Bon is the native religion of Tibet while Buddhism was introduced into that country from India in the seventh century A.D. or thereabouts under Royal patronage. Originally Bon was a cult of nature worship. The Bon po regarded the various elements of nature as spirits or gods to be worshipped for favours or propitiated to avert harm. Seeing that Buddhism had a sound philosophical and doctrinal structure, they thought of providing their religion with a philosophical structure of its own so as to enable it to hold its own in the face of the new religion. In the process they came into conflict with Buddhism. They were supported by a section of the aristocracy which felt threatened at court by the entry of Buddhism with the support of the King.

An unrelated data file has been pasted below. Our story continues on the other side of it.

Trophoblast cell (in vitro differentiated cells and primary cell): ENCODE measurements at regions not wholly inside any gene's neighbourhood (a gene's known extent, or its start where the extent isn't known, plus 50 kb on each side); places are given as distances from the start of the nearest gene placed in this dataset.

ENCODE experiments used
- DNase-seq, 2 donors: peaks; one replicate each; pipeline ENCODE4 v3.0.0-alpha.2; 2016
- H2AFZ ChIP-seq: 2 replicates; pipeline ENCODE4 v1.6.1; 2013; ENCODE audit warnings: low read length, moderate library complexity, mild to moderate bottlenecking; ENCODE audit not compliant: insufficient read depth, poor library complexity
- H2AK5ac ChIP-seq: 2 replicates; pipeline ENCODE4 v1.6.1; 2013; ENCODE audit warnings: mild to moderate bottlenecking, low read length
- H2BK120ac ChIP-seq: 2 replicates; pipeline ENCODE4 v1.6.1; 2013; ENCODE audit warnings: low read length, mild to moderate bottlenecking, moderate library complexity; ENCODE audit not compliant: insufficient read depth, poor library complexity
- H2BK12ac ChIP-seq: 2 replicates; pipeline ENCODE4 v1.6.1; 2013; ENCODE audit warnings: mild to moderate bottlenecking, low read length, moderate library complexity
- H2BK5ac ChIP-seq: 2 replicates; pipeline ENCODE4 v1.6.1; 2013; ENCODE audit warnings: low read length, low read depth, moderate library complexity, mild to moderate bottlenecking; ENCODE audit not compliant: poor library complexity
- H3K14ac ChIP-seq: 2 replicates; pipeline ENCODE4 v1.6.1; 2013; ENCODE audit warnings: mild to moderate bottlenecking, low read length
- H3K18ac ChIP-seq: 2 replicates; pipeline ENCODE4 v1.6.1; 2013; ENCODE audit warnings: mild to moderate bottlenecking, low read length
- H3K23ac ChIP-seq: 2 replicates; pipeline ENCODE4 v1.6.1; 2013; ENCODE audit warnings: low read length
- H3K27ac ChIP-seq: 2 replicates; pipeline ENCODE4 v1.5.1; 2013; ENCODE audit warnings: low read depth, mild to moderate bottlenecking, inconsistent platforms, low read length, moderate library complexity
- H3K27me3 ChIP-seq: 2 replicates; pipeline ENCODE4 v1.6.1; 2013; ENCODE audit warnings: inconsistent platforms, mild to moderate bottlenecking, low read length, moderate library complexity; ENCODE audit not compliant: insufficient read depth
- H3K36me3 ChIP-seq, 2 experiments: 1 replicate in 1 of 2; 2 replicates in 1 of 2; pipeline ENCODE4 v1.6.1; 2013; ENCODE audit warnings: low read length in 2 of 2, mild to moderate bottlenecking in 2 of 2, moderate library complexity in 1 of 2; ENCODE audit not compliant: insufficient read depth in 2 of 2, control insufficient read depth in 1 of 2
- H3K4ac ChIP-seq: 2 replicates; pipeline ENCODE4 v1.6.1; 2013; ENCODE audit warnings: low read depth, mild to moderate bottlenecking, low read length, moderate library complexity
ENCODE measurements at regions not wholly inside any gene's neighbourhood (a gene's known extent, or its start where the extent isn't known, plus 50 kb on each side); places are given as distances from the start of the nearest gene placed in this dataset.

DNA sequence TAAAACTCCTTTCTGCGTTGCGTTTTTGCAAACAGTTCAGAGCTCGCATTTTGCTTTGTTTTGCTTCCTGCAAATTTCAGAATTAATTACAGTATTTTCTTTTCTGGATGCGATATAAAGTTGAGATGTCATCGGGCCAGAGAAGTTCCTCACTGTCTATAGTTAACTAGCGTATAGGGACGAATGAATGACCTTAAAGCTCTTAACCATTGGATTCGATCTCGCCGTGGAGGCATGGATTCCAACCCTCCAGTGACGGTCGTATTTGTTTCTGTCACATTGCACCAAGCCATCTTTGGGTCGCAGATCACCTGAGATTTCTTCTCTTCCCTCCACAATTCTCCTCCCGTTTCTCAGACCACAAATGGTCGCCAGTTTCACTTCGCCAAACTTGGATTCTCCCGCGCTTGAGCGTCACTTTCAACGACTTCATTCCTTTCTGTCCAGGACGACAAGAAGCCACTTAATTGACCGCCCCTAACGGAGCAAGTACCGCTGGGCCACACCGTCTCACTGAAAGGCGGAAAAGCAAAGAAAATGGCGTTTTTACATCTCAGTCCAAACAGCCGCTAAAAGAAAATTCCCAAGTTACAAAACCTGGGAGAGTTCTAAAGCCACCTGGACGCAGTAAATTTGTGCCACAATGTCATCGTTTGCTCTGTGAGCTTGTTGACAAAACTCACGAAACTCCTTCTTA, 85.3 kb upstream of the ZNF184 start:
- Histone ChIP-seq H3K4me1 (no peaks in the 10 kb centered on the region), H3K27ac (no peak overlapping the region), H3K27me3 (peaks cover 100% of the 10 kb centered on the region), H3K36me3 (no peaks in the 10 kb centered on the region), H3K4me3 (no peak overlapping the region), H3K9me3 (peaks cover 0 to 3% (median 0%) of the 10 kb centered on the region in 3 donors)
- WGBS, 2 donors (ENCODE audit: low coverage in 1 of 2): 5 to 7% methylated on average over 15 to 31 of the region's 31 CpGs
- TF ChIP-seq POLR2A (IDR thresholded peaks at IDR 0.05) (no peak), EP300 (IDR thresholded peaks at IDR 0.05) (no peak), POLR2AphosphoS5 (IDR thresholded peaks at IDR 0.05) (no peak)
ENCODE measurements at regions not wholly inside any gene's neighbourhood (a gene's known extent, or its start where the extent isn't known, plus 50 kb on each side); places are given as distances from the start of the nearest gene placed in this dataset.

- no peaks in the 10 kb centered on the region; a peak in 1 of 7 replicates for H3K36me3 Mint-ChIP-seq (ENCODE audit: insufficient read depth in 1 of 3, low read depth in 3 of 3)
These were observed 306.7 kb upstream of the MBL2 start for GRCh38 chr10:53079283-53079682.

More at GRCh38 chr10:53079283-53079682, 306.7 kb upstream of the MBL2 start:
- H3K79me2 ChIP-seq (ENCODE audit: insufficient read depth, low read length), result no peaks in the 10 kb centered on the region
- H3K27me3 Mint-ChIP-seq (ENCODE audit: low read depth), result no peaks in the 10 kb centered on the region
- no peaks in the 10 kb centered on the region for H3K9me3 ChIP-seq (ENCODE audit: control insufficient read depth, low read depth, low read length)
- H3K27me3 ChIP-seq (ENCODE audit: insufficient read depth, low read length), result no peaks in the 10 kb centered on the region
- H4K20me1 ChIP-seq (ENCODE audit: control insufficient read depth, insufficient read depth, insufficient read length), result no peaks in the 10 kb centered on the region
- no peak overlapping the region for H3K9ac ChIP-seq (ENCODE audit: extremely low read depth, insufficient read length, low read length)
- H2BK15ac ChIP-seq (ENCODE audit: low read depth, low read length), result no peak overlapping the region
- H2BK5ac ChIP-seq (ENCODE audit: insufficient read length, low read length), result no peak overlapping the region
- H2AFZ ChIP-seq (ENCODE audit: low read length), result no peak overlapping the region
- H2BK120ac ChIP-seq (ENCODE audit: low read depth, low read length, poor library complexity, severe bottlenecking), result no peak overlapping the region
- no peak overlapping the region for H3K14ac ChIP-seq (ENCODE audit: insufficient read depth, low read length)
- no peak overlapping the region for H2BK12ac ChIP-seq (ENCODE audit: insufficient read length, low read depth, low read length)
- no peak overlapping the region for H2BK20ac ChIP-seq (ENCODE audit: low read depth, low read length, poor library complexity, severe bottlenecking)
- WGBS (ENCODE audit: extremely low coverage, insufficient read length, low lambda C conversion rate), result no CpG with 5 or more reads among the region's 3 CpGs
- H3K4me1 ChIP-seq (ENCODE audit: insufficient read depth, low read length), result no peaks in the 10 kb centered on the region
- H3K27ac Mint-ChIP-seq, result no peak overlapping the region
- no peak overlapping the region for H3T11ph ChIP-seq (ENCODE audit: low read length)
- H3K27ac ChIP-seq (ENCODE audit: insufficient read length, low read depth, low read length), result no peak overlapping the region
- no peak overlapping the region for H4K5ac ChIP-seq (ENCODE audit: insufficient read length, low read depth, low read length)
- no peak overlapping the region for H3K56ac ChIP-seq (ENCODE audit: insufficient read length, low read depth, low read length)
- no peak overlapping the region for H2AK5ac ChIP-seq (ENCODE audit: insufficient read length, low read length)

About the beginning of the eleventh century there was a revival of Buddhism with a centralized religious hierarchy and a monastic order. The Bon po too organized themselves a new with a revised doctrinal structure and an order of monks and monasteries on the same lines as the Buddhists. Though they were called Bon po, they had far too many affinities and similarities with the Buddhists. This helped in eliminating tension between them over the centuries. In fact Bon and Buddhism have together given Tibet a unique religious culture which is reflected in its temples, monasteries, sculptures, paintings, arts, and icons. This religious culture is reflected in the day-to-day life of its people as well.
This book is so designed as to help those engaged in research on the subject in understanding the distinction between Bon and Buddhism in Tibet.